Router and webcam maker D-Link has agreed to implement a new security program to settle charges it failed to safeguard its hardware against well-known and preventable hacks and misrepresented its existing security regimen.
Tuesday’s agreement settles a 2017 complaint by the US Federal Trade Commission that alleged D-Link left thousands of customers open to potentially costly hack attacks. The hardware maker, the FTC said, failed to test its gear against security flaws ranked among the most critical and widespread by the Open Web Application Security Project. The 2017 suit also said that, despite the lack of testing and hardening of its products, D-Link misrepresented its security regimen as reasonable.
Specific shortcomings cited by the FTC included:
- hard-coded login credentials on its D-Link camera software that used easily guessed passwords
- storing mobile app login credentials in human-readable text on a user’s mobile device
- expressly or implicitly describing its hardware as being secure from unauthorized access
- repeatedly failing to take reasonable testing and remediation measures to protect hardware from well-known and easily preventable software security flaws
“We sued D-Link over the security of its routers and IP cameras, and these security flaws risked exposing users’ most sensitive personal information to prying eyes,” Andrew Smith, director of the FTC’s Bureau of Consumer Protection, said in a release. “Manufacturers and sellers of connected devices should be aware that the FTC will hold them to account for failures that expose user data to risk of compromise.”
Tuesday’s settlement requires D-Link to implement a security program that better ensures the company’s cameras and routers are secure. The program requires “implementing security planning, threat modeling, testing for vulnerabilities before releasing products, ongoing monitoring to address security flaws, and automatic firmware updates, as well as accepting vulnerability reports from security researchers.”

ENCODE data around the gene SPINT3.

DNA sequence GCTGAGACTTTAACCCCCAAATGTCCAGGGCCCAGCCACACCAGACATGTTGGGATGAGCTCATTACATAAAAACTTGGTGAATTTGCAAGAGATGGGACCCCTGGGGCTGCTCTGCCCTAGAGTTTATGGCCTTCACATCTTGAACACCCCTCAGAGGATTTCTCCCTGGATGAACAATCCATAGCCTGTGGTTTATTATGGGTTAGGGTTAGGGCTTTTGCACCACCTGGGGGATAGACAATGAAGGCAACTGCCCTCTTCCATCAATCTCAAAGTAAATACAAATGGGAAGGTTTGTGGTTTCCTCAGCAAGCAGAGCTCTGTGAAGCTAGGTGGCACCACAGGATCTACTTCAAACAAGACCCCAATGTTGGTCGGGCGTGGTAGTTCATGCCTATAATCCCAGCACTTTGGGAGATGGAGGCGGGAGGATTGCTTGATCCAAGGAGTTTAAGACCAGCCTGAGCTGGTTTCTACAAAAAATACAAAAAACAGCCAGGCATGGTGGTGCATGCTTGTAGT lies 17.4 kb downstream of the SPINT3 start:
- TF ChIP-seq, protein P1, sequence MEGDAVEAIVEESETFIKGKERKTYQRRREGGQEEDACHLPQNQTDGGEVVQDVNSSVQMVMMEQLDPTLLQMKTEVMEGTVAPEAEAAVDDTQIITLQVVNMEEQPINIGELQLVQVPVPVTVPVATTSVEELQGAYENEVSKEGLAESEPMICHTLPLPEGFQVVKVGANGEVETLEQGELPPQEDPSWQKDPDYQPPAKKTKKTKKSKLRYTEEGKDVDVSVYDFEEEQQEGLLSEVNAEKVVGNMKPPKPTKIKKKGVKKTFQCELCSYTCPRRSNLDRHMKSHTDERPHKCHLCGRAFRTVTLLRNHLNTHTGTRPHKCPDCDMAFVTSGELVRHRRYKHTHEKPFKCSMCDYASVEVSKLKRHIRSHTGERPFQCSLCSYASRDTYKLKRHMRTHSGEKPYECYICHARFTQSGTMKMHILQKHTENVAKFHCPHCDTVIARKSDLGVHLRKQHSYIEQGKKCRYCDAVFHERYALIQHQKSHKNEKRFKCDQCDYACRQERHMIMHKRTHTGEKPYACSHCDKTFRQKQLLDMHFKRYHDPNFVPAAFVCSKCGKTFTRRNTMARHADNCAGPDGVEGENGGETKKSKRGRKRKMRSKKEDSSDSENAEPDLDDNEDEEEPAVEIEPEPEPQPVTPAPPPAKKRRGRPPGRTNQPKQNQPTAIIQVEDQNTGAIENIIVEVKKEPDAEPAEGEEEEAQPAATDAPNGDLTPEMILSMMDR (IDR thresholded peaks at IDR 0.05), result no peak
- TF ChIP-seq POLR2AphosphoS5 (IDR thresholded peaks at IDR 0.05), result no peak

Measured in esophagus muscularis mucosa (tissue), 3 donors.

Over the next decade, D-Link will also be required every two years to obtain independent third-party assessments of its software security program. Documents related to the assessment must be provided to FTC employees upon request. The settlement also requires the assessor to identify specific evidence for its findings rather than solely relying on assertions by D-Link management. The FTC has the authority to approach the third-party assessor chosen by D-Link.
In the 30 months that have passed since the FTC sued D-Link, hackers have continued to capitalize on past missteps the hardware maker has made. In June 2018, malicious hackers behind the Satori Internet-of-things botnet started mass-exploiting a critical code-execution vulnerability in D-Link hardware that was used by subscribers of Verizon and other ISPs. A month later came word criminals had stolen a D-Link code-signing certificate and were using it to pass off malware that steals passwords and backdoors PCs. A month after that, hackers exploited a vulnerability in D-Link routers that sent users to a fake banking website that attempted to steal their login credentials.
Tuesday’s settlement comes a little more than three years after the FTC settled charges with ASUS over the security of its routers.